Online, film and TV producers share their views on entry of Netflix in India
Will the entry of the giant entity Netflix into the Indian market topple the applecart for current producers who have made a move into the digital space? Or is it a case of the more the merrier?
Social media went into a tizzy yesterday as news trickled in about top video streaming service Netflix finally reaching India, which has seen an exponential growth of digital medium over the last couple of years. Groups such as All India Bakchod (AIB), The Viral Fever (TVF) and East India Comedy (EIC) to name a few have garnered appreciation for their online content and have found a loyal following for their web shows. And with Netflix in the competition now, online content producers believe that it will only help them expand their reach.
A still from 'Daredevil'
AIB's Rohan Joshi says: "There are many talents in India and they can collaborate with the new property to showcase their potential and reach out to a wider audience." Sorabh Pant of EIC asserts that the consumption of online content will possibly grow manifold be it through Netflix or Hotstar or any other existing platform.
A still from 'Orange Is The New Black'
Ashish Patil, business and creative Head of Yash Raj Films claims that joining hands with Netflix has led to better prospects. "We have been working with Netflix as partners since years. In fact, not just YRF, but specifically Y-Films content has been hosted on their platform for several years now. Smaller films like 'Mere Dad Ki Maruti', 'Mujhse Fraaandship Karoge' etc gets a wider international platform/ reach, thanks to them. So we see it as an opportunity to reach out to more people. Hopefully with Netflix, monetisation will also become simpler," he adds.
A still from 'Hot Girls Wanted'
With more and more online platforms attracting people to watch content online, television producer JD Majethia accepts that these platforms are direct competition for small screen shows. "India's youth is finding fresh concepts and content on the internet. So, many are following digital shows more than television shows. TV shows will have to create better content and cannot avoid the fact that the introduction of popular properties like Netflix can affect viewership," he explains.
A still from 'Making A Murderer'
For online content producers, the competition is progressive. "It will challenge online programme creators to come up with better content. This will only help the digital platform grow and audience will also have better options," adds Joshi.
Sorabh believes that the online show producers will grow with competition. He says, "I think Netflix, Hotstar and Eros Now will only thrive to grow. I am sure their programming will be different and they will offer a wide range of entertainment to the audience."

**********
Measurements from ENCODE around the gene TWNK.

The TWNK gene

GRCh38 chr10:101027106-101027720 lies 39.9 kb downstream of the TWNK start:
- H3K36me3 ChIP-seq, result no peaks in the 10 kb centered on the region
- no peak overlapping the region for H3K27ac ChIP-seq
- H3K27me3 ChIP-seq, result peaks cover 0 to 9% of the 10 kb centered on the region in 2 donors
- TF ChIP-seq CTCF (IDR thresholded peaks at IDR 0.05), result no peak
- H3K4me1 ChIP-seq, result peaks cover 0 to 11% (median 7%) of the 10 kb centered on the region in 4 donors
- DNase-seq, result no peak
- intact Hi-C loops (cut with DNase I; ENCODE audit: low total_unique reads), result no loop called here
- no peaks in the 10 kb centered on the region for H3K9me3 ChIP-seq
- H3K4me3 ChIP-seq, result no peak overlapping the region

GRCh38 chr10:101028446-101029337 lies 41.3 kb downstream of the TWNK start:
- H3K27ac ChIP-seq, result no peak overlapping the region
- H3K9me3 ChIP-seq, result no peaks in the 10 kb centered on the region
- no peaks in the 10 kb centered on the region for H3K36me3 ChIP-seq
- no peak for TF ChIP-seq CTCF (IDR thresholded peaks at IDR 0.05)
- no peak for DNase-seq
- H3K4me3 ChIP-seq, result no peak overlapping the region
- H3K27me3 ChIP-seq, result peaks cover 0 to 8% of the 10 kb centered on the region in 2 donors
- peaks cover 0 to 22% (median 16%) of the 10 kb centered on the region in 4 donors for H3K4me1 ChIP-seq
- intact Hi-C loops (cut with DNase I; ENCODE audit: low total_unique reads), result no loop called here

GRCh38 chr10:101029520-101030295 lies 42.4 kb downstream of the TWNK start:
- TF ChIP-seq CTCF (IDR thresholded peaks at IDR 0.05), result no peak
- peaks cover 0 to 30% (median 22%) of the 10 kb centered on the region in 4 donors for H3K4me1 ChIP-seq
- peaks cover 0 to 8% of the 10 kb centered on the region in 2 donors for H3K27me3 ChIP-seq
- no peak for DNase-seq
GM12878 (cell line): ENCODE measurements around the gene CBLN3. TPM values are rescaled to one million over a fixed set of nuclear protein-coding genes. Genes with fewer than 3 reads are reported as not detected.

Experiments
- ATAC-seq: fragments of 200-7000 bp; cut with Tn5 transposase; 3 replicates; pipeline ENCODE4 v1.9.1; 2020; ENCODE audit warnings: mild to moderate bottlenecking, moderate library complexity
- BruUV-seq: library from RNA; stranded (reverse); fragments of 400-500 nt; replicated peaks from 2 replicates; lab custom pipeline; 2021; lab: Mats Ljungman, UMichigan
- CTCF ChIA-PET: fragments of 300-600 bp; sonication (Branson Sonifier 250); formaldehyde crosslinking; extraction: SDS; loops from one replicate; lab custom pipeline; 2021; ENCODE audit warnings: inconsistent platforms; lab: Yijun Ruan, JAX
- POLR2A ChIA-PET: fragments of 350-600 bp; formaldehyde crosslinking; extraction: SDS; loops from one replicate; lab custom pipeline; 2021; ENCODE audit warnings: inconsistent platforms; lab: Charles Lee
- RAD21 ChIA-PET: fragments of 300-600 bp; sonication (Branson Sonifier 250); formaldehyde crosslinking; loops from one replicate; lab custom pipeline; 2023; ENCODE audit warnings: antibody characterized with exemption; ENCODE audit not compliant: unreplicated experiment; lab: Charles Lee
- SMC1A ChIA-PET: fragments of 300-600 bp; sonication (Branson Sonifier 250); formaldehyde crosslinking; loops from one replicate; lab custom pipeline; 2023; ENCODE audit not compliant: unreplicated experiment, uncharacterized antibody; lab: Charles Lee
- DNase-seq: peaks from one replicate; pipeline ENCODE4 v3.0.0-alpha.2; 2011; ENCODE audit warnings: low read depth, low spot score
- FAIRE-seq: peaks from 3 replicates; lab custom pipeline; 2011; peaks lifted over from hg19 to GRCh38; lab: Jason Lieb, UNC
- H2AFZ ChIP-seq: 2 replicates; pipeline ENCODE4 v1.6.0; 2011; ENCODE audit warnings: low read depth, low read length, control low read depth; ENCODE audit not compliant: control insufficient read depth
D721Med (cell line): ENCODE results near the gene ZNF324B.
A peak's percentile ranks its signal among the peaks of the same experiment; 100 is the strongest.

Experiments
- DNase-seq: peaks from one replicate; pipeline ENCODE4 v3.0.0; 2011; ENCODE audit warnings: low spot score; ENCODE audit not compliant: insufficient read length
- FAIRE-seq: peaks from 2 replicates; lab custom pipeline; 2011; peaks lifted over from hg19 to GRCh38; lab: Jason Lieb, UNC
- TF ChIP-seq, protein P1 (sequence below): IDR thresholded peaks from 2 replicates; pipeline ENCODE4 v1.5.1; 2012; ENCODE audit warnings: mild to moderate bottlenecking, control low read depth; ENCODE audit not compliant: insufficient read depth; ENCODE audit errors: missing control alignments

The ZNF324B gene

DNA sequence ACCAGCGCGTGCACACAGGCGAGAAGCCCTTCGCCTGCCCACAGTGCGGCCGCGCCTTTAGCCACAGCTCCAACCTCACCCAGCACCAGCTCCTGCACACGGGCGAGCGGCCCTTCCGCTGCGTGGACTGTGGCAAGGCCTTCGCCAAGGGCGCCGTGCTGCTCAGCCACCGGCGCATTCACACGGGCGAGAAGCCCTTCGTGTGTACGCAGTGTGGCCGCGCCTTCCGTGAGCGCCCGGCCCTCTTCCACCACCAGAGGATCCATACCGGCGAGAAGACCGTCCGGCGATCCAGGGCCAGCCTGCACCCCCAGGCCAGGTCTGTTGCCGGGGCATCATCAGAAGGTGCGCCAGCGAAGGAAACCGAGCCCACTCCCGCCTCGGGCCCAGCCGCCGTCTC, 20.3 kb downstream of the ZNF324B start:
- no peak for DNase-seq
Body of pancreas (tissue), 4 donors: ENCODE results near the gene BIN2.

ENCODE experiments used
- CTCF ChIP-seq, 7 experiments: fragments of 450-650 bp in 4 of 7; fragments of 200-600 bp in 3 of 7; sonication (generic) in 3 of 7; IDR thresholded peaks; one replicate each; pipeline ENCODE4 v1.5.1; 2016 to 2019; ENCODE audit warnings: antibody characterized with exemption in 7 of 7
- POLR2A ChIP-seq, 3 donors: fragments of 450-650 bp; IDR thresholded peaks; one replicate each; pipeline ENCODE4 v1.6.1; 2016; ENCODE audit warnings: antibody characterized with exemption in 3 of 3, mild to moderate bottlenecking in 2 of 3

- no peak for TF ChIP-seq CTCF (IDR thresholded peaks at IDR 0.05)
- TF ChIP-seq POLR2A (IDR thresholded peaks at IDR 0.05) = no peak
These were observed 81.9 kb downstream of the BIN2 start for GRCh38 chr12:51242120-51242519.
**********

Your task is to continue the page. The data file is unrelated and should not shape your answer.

TV show 'The Good Wife' is available on Netflix
Not everyone is willing to view Netflix as a threat. TV producer Sumeet Hukamchand Mittal says while he is aware that several youngsters in India follow online content, it does not take away the fact that TV shows caters to a different audience segment. "People who are hooked to TV shows do not really access internet for entertainment. So, that avoids direct competition. Having said that, I would like to add that Netflix is a popular brand and will attract a big audience on the internet than it did earlier," he adds.
Also part of the movie library are comedy TV series 'Grace and Frankie'
A senior official of Hotstar requesting anonymity points out another reason why Netflix is not a competition for them, at least at the moment: "Right now the content that Netflix has is for a niche audience and it has become even more niche because it is a subscription model. Therefore, it is not direct competition for local properties. In the long run when they start developing content for the Indian audience, it will gain more importance," he says.
'The Butterfly Effect' (2004)
Not a big-bang entry
Netflix has an impressive English content library, both leased and original, but in the Indian context, the licensed content is limited while there is no original content yet and Crucial sports and regional content pieces are missing from its current portfolio, argues Gaurav Gandhi, COO, Viacom18 Digital Ventures. "Plus, the Indian cable TV market has one of the lowest ARPUs (average revenue per user) worldwide. Netflix's basic subscription plan is at par with the premium cable/ DTH packs. Combined with high data costs in India, this global advantage looks difficult to adapt to the Indian market. Then there is the delivery mechanism play. Globally Netflix content is viewed primarily through larger screens over broadband connections. The OTT explosion in India is happening primarily on the smaller mobile screens.
Mobile network penetration is higher (and increasingly so) than broadband penetration. So, the advantages that helped Netflix explode in the global market seem to be somewhat toned down in the Indian context," he says.
Bollywood's strugglers will have another window of opportunity opening for them. "Netflix is a huge brand and new talents will be willing to associate with it to create content. But then any talent cannot take the platform lightly. It only supports good content and not any run-of-the-mill concept. Therefore, one has to be talented enough to explore and utilise the medium," says film writer Kapil Chopra.
Filmmaker Onir, too, is willing to team up with digital content producers. "It is difficult to sell a fresh and unique concept in Bollywood. I am looking forward to the avenue and would like to join hands with them," he states.
Interestingly, TV show writer and producer Atish Kapadia candidly admits that most TV programmes are unrelatable and digital is the way forward. "I do not relate to many of the TV fictions. Now that I see many properties coming up online, it is like a new hope for me to be able to showcase my work," he says.